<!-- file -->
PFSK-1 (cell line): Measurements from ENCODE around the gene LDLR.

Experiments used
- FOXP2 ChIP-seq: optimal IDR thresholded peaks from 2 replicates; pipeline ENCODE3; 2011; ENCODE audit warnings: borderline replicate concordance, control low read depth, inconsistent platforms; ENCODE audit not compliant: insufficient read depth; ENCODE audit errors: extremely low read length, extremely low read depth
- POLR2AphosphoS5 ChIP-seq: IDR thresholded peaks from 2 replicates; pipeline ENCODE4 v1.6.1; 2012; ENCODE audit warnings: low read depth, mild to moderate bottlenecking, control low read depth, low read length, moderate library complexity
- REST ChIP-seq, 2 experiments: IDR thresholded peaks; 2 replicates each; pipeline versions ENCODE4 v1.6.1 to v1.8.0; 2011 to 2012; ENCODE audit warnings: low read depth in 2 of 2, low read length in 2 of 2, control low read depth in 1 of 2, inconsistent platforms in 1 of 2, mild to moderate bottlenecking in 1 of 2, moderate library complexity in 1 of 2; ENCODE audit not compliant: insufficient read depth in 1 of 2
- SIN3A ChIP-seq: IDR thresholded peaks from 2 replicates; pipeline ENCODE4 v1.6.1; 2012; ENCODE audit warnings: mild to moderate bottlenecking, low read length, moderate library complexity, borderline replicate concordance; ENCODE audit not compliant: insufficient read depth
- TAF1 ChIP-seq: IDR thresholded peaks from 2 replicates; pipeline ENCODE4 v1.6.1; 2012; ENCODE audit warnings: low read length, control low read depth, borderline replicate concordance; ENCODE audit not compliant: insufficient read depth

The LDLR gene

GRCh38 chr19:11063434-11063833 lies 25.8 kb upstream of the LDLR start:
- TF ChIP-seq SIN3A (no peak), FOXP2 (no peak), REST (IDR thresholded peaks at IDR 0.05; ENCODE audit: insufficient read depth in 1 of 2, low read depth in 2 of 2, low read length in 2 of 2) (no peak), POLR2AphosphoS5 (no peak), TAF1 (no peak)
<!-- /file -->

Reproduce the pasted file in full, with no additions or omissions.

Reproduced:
PFSK-1 (cell line): Measurements from ENCODE around the gene LDLR.

Experiments used
- FOXP2 ChIP-seq: optimal IDR thresholded peaks from 2 replicates; pipeline ENCODE3; 2011; ENCODE audit warnings: borderline replicate concordance, control low read depth, inconsistent platforms; ENCODE audit not compliant: insufficient read depth; ENCODE audit errors: extremely low read length, extremely low read depth
- POLR2AphosphoS5 ChIP-seq: IDR thresholded peaks from 2 replicates; pipeline ENCODE4 v1.6.1; 2012; ENCODE audit warnings: low read depth, mild to moderate bottlenecking, control low read depth, low read length, moderate library complexity
- REST ChIP-seq, 2 experiments: IDR thresholded peaks; 2 replicates each; pipeline versions ENCODE4 v1.6.1 to v1.8.0; 2011 to 2012; ENCODE audit warnings: low read depth in 2 of 2, low read length in 2 of 2, control low read depth in 1 of 2, inconsistent platforms in 1 of 2, mild to moderate bottlenecking in 1 of 2, moderate library complexity in 1 of 2; ENCODE audit not compliant: insufficient read depth in 1 of 2
- SIN3A ChIP-seq: IDR thresholded peaks from 2 replicates; pipeline ENCODE4 v1.6.1; 2012; ENCODE audit warnings: mild to moderate bottlenecking, low read length, moderate library complexity, borderline replicate concordance; ENCODE audit not compliant: insufficient read depth
- TAF1 ChIP-seq: IDR thresholded peaks from 2 replicates; pipeline ENCODE4 v1.6.1; 2012; ENCODE audit warnings: low read length, control low read depth, borderline replicate concordance; ENCODE audit not compliant: insufficient read depth

The LDLR gene

GRCh38 chr19:11063434-11063833 lies 25.8 kb upstream of the LDLR start:
- TF ChIP-seq SIN3A (no peak), FOXP2 (no peak), REST (IDR thresholded peaks at IDR 0.05; ENCODE audit: insufficient read depth in 1 of 2, low read depth in 2 of 2, low read length in 2 of 2) (no peak), POLR2AphosphoS5 (no peak), TAF1 (no peak)